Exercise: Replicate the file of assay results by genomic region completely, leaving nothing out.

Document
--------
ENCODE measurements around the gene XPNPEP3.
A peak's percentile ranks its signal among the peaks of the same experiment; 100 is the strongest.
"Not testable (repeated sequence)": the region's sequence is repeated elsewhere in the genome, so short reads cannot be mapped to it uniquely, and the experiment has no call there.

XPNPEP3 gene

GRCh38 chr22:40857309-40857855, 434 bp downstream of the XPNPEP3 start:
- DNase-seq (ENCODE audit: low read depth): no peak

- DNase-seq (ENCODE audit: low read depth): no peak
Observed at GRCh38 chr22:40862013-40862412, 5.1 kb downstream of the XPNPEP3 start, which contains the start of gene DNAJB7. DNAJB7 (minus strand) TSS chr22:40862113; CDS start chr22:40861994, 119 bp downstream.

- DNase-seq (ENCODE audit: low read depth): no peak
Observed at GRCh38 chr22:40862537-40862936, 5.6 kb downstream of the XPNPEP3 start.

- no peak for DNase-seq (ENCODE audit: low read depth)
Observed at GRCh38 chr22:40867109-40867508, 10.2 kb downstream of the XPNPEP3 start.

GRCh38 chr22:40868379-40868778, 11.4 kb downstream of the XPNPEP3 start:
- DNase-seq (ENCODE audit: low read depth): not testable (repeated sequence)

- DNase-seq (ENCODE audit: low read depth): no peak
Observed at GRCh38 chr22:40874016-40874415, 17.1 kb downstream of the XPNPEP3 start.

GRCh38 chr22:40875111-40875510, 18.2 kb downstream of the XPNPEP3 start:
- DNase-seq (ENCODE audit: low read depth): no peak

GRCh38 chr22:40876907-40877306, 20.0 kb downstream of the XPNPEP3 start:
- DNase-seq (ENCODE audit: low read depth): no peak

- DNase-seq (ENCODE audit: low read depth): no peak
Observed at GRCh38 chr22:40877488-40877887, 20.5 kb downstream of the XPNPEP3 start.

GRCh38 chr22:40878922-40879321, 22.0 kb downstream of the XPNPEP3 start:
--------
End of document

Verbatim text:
ENCODE measurements around the gene XPNPEP3.
A peak's percentile ranks its signal among the peaks of the same experiment; 100 is the strongest.
"Not testable (repeated sequence)": the region's sequence is repeated elsewhere in the genome, so short reads cannot be mapped to it uniquely, and the experiment has no call there.

XPNPEP3 gene

GRCh38 chr22:40857309-40857855, 434 bp downstream of the XPNPEP3 start:
- DNase-seq (ENCODE audit: low read depth): no peak

- DNase-seq (ENCODE audit: low read depth): no peak
Observed at GRCh38 chr22:40862013-40862412, 5.1 kb downstream of the XPNPEP3 start, which contains the start of gene DNAJB7. DNAJB7 (minus strand) TSS chr22:40862113; CDS start chr22:40861994, 119 bp downstream.

- DNase-seq (ENCODE audit: low read depth): no peak
Observed at GRCh38 chr22:40862537-40862936, 5.6 kb downstream of the XPNPEP3 start.

- no peak for DNase-seq (ENCODE audit: low read depth)
Observed at GRCh38 chr22:40867109-40867508, 10.2 kb downstream of the XPNPEP3 start.

GRCh38 chr22:40868379-40868778, 11.4 kb downstream of the XPNPEP3 start:
- DNase-seq (ENCODE audit: low read depth): not testable (repeated sequence)

- DNase-seq (ENCODE audit: low read depth): no peak
Observed at GRCh38 chr22:40874016-40874415, 17.1 kb downstream of the XPNPEP3 start.

GRCh38 chr22:40875111-40875510, 18.2 kb downstream of the XPNPEP3 start:
- DNase-seq (ENCODE audit: low read depth): no peak

GRCh38 chr22:40876907-40877306, 20.0 kb downstream of the XPNPEP3 start:
- DNase-seq (ENCODE audit: low read depth): no peak

- DNase-seq (ENCODE audit: low read depth): no peak
Observed at GRCh38 chr22:40877488-40877887, 20.5 kb downstream of the XPNPEP3 start.

GRCh38 chr22:40878922-40879321, 22.0 kb downstream of the XPNPEP3 start: